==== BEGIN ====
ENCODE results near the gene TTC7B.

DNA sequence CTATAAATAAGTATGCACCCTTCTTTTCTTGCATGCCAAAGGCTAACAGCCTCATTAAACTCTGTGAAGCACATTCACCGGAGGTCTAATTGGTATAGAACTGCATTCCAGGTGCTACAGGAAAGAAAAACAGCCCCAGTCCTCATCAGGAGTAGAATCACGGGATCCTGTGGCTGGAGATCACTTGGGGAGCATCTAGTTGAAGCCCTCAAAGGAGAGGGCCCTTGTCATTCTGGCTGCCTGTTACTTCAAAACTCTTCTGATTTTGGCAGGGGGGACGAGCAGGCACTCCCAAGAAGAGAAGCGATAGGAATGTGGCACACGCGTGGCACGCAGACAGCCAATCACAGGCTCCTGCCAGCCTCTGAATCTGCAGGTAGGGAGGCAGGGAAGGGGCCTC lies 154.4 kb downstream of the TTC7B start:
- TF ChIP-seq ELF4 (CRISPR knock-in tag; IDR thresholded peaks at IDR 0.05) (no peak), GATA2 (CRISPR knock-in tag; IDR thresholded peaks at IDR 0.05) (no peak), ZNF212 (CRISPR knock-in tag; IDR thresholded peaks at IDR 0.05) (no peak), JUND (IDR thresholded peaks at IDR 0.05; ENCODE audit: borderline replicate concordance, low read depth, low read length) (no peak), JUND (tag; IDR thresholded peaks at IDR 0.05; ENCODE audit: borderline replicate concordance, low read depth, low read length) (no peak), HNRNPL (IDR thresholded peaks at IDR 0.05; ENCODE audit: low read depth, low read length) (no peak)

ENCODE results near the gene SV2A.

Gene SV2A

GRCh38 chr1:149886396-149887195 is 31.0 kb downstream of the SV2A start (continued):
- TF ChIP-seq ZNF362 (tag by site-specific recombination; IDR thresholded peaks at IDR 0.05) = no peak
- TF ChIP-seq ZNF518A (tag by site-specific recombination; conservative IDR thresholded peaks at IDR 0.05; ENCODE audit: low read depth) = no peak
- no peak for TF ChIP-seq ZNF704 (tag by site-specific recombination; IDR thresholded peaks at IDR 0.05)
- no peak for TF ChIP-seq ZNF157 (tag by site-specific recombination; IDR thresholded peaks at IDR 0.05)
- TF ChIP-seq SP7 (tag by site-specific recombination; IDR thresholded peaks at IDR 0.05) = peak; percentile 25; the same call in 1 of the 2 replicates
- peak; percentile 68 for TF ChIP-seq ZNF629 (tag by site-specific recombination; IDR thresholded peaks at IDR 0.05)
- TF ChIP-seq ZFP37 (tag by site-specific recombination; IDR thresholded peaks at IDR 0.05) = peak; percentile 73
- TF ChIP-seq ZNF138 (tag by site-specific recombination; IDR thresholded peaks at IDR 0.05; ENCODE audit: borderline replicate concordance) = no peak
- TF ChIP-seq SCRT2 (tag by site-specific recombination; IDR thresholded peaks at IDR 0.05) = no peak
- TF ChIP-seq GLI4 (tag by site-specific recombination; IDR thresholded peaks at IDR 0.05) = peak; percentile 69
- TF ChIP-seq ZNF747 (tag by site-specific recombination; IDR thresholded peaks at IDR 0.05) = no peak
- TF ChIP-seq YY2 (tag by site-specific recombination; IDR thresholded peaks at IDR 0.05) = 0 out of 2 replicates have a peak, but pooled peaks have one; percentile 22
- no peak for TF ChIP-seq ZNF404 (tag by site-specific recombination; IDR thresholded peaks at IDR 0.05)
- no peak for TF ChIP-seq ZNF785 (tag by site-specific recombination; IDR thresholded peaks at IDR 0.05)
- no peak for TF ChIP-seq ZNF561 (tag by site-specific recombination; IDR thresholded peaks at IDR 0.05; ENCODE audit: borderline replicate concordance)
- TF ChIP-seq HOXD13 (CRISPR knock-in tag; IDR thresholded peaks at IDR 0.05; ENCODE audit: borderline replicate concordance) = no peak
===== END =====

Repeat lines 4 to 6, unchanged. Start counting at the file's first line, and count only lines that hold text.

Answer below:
ENCODE results near the gene SV2A.

Gene SV2A

GRCh38 chr1:149886396-149887195 is 31.0 kb downstream of the SV2A start (continued):